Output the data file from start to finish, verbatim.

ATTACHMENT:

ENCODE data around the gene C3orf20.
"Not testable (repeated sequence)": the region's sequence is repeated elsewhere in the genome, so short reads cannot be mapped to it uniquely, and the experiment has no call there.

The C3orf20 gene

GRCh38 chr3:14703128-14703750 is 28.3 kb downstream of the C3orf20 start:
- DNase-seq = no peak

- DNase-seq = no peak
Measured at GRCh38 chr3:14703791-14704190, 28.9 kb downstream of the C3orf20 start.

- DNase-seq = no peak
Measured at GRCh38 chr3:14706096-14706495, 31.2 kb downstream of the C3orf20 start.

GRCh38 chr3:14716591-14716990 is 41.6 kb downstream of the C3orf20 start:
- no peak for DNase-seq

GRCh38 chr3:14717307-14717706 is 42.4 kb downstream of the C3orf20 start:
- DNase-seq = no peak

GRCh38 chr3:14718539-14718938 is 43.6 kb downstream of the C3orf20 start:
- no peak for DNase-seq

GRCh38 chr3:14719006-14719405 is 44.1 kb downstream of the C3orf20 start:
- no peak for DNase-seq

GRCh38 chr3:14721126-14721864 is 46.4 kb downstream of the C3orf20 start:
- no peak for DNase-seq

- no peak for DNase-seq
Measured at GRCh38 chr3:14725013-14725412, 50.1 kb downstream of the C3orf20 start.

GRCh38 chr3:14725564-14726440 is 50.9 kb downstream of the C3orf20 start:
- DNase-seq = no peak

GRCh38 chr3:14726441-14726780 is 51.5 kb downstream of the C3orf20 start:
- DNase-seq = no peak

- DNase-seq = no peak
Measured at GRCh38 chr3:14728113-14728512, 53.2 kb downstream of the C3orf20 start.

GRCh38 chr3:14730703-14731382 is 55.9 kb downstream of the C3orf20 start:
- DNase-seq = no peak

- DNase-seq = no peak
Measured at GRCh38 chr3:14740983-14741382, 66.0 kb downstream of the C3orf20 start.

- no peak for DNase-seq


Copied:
ENCODE data around the gene C3orf20.
"Not testable (repeated sequence)": the region's sequence is repeated elsewhere in the genome, so short reads cannot be mapped to it uniquely, and the experiment has no call there.

The C3orf20 gene

GRCh38 chr3:14703128-14703750 is 28.3 kb downstream of the C3orf20 start:
- DNase-seq = no peak

- DNase-seq = no peak
Measured at GRCh38 chr3:14703791-14704190, 28.9 kb downstream of the C3orf20 start.

- DNase-seq = no peak
Measured at GRCh38 chr3:14706096-14706495, 31.2 kb downstream of the C3orf20 start.

GRCh38 chr3:14716591-14716990 is 41.6 kb downstream of the C3orf20 start:
- no peak for DNase-seq

GRCh38 chr3:14717307-14717706 is 42.4 kb downstream of the C3orf20 start:
- DNase-seq = no peak

GRCh38 chr3:14718539-14718938 is 43.6 kb downstream of the C3orf20 start:
- no peak for DNase-seq

GRCh38 chr3:14719006-14719405 is 44.1 kb downstream of the C3orf20 start:
- no peak for DNase-seq

GRCh38 chr3:14721126-14721864 is 46.4 kb downstream of the C3orf20 start:
- no peak for DNase-seq

- no peak for DNase-seq
Measured at GRCh38 chr3:14725013-14725412, 50.1 kb downstream of the C3orf20 start.

GRCh38 chr3:14725564-14726440 is 50.9 kb downstream of the C3orf20 start:
- DNase-seq = no peak

GRCh38 chr3:14726441-14726780 is 51.5 kb downstream of the C3orf20 start:
- DNase-seq = no peak

- DNase-seq = no peak
Measured at GRCh38 chr3:14728113-14728512, 53.2 kb downstream of the C3orf20 start.

GRCh38 chr3:14730703-14731382 is 55.9 kb downstream of the C3orf20 start:
- DNase-seq = no peak

- DNase-seq = no peak
Measured at GRCh38 chr3:14740983-14741382, 66.0 kb downstream of the C3orf20 start.

- no peak for DNase-seq